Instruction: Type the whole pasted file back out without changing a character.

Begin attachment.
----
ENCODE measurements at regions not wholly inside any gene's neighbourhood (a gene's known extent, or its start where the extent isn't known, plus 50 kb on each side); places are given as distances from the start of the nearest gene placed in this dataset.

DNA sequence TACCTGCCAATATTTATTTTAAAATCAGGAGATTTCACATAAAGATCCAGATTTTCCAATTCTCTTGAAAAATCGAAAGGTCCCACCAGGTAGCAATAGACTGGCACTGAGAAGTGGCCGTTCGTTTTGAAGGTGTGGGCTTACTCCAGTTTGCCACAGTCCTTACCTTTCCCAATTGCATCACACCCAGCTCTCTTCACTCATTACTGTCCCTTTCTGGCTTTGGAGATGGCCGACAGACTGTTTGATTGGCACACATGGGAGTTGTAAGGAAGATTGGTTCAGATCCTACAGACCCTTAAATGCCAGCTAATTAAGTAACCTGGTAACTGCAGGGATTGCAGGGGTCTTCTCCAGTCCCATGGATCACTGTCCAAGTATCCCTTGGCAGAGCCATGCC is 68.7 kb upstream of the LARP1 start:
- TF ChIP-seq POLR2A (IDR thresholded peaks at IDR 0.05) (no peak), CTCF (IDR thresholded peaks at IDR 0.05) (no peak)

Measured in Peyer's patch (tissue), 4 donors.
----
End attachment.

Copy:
ENCODE measurements at regions not wholly inside any gene's neighbourhood (a gene's known extent, or its start where the extent isn't known, plus 50 kb on each side); places are given as distances from the start of the nearest gene placed in this dataset.

DNA sequence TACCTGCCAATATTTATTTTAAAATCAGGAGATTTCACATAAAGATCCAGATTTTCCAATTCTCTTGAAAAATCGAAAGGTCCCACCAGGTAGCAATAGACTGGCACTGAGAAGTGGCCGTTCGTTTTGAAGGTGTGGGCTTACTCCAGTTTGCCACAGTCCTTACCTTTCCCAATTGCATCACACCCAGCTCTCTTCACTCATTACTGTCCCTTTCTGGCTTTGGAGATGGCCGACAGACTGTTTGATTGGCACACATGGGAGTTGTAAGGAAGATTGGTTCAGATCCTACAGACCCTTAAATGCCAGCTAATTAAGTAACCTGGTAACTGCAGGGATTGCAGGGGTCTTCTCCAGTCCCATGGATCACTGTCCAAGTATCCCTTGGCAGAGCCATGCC is 68.7 kb upstream of the LARP1 start:
- TF ChIP-seq POLR2A (IDR thresholded peaks at IDR 0.05) (no peak), CTCF (IDR thresholded peaks at IDR 0.05) (no peak)

Measured in Peyer's patch (tissue), 4 donors.